Kawhia hot water beach ‘works’ pretty much in the same way its famous sibling in the Coromandel does. Wait for low tide and start digging where the sand feels warm. Geothermally heated water bubbles up from deep below the surface into the hole, turning it into a relaxing hot pool.
Reaching the beach is slightly more exhausting in Kawhia than it is in the Coromandel, as you have to conquer a big sand dune to reach it. The reward is a much quieter beach and, in our case, a burger dinner in the hot pool while watching the sun sink into the water.
The next day it’s time to return from our trip back to the ‘60s and move from the hidden gem to a very well-known destination: the Waitomo Caves. While these places are worlds apart, they’re not really that far from each other.
We choose to take the backroad. Instead of following SH31 all the way back, we turn off and follow Kawhia Harbour Road. We drive through farmland, along the waterfront on windy roads and, apart from the occasional settlements and baches, don’t see a soul.
Shortly before the road gets busier with traffic, we turn and pay a brief visit to Marokopa Beach. It’s the weekend and the whole town seems to be out on the beach. It looks like there’s a fishing competition happening as we arrive. We observe the buzz of activity for a while.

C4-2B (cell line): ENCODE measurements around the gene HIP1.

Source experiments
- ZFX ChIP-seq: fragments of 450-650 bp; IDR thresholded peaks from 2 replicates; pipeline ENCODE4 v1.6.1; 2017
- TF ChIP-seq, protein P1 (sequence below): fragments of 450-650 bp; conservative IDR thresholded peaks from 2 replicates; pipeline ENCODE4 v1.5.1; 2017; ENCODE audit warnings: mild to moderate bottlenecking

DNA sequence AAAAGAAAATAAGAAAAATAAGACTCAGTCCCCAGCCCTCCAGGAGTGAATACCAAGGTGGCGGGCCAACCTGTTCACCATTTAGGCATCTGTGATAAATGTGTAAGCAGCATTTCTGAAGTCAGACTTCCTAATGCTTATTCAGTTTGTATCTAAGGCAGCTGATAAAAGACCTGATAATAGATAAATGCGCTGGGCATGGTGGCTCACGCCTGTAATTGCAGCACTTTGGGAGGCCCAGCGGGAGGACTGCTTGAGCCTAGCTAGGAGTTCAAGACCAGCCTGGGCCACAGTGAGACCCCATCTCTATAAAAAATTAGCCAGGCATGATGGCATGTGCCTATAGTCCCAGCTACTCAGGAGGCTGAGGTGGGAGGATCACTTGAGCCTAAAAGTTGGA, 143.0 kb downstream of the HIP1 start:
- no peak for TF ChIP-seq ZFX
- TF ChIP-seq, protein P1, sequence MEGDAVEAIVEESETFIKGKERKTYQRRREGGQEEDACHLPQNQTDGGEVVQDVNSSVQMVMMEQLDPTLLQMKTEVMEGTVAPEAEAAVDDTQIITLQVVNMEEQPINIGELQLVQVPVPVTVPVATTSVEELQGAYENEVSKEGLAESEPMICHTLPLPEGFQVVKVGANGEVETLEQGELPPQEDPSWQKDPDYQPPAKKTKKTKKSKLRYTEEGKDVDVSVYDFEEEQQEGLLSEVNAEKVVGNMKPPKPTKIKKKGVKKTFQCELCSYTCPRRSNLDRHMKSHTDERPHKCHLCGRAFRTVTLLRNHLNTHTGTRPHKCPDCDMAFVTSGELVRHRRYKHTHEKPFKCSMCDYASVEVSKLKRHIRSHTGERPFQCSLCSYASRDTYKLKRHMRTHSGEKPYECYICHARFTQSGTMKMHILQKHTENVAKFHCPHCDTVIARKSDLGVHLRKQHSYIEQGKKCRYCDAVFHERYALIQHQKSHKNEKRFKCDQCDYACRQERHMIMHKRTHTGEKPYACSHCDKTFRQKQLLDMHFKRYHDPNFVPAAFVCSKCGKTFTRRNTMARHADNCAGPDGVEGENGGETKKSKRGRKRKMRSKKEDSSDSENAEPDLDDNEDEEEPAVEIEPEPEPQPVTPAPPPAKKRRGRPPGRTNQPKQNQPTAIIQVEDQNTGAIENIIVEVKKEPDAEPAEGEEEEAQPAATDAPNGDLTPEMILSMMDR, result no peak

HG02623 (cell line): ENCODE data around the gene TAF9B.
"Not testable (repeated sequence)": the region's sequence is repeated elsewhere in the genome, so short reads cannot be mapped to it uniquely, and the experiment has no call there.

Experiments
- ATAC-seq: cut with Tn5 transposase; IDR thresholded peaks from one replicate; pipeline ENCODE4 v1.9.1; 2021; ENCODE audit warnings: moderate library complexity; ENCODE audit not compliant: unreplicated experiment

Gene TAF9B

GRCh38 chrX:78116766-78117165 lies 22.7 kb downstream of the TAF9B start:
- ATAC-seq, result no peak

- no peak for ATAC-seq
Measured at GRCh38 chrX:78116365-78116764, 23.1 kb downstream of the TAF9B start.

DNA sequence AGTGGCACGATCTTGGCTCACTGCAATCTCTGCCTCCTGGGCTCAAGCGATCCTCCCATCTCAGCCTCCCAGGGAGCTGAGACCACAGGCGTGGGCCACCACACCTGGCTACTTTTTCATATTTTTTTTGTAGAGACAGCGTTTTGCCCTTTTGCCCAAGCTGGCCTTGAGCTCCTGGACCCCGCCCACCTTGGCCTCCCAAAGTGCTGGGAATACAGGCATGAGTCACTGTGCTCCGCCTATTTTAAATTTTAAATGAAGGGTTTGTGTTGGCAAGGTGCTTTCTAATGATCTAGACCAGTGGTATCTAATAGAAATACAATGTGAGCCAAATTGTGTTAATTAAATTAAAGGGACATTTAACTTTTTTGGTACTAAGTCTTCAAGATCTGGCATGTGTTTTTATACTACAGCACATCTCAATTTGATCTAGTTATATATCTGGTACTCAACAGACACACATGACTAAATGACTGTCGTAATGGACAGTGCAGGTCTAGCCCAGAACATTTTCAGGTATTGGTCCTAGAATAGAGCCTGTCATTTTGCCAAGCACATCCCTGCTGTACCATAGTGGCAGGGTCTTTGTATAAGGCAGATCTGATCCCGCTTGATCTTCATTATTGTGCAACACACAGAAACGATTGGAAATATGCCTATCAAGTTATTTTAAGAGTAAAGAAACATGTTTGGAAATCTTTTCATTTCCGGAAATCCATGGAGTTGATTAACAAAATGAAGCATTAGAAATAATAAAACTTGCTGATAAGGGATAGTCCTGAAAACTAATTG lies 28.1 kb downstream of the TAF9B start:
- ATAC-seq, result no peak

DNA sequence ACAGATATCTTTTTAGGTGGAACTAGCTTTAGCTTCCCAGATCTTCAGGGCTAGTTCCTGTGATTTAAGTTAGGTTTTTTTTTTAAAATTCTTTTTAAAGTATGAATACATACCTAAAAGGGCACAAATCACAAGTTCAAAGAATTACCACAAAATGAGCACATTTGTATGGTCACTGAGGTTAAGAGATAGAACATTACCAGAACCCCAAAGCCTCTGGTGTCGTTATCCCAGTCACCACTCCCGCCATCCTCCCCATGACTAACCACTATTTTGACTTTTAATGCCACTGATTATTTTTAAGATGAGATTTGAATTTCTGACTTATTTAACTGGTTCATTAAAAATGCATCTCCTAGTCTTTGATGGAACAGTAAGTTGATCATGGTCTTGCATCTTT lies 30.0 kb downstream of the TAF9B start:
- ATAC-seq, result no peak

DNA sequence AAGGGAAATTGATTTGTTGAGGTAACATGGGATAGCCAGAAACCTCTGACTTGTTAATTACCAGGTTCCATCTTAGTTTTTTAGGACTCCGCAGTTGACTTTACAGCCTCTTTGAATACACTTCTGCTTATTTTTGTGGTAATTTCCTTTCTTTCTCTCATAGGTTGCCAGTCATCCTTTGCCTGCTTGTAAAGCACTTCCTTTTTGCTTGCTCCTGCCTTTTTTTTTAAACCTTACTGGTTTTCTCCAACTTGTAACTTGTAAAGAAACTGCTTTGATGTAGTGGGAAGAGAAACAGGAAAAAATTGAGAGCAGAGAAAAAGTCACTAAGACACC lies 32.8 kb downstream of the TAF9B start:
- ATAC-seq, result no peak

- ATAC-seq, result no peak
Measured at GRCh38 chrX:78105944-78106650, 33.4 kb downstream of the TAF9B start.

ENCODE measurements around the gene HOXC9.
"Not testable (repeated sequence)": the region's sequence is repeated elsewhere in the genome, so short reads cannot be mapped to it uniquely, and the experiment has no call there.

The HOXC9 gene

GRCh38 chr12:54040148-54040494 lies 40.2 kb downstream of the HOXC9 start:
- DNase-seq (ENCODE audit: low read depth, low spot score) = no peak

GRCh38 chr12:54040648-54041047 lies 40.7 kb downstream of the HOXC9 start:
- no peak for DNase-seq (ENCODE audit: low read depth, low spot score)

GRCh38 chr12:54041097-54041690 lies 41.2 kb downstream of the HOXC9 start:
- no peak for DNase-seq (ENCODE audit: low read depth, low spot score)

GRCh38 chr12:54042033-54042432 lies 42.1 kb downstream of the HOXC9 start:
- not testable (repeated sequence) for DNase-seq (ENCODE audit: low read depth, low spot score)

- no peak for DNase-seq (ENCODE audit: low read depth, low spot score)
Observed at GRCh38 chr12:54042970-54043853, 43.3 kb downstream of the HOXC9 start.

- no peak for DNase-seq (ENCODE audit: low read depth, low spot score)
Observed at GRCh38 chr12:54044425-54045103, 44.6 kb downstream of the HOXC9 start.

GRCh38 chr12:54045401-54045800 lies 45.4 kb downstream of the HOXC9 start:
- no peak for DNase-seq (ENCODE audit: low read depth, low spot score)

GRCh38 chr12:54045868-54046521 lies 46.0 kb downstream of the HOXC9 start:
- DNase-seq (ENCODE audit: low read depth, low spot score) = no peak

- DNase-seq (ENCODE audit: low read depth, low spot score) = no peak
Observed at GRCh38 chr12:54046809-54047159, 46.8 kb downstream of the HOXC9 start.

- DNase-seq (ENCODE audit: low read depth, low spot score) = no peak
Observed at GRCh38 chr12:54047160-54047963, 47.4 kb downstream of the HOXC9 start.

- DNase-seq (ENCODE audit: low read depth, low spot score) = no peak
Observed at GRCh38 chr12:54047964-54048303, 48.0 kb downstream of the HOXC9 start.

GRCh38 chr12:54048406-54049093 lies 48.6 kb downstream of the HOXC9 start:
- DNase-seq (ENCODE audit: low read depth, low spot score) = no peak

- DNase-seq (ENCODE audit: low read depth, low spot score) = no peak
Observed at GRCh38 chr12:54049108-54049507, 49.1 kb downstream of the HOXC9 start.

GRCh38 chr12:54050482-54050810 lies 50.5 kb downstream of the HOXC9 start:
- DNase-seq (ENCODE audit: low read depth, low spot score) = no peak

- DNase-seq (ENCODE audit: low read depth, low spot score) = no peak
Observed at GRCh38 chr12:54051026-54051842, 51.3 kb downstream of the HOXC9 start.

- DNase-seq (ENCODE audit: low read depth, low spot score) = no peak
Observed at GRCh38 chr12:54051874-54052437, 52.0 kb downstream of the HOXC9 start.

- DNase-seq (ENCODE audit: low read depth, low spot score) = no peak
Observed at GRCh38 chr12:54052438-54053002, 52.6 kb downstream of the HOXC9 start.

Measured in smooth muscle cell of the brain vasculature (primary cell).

Now back on trodden paths towards Waitomo, we check out the Marokopa Falls, a short and easy walk from the road. The falls are often described as the most beautiful in New Zealand, with water tumbling down from 35 metres. They’re certainly in my top five of those I’ve seen so far and well-worth visiting en route to the Waitomo Caves. Another stunning place follows shortly down the road, the Mangapohue Natural Bridge. It’s really more an arch than a bridge as you can’t pass over but under it. A wooden boardwalk winds along the rocks over a stream, leading to the massive remainder of an ancient cave system that is Mangapohue Natural Bridge. As we’re told, glowworms can be seen at night in the moist, mossy walls.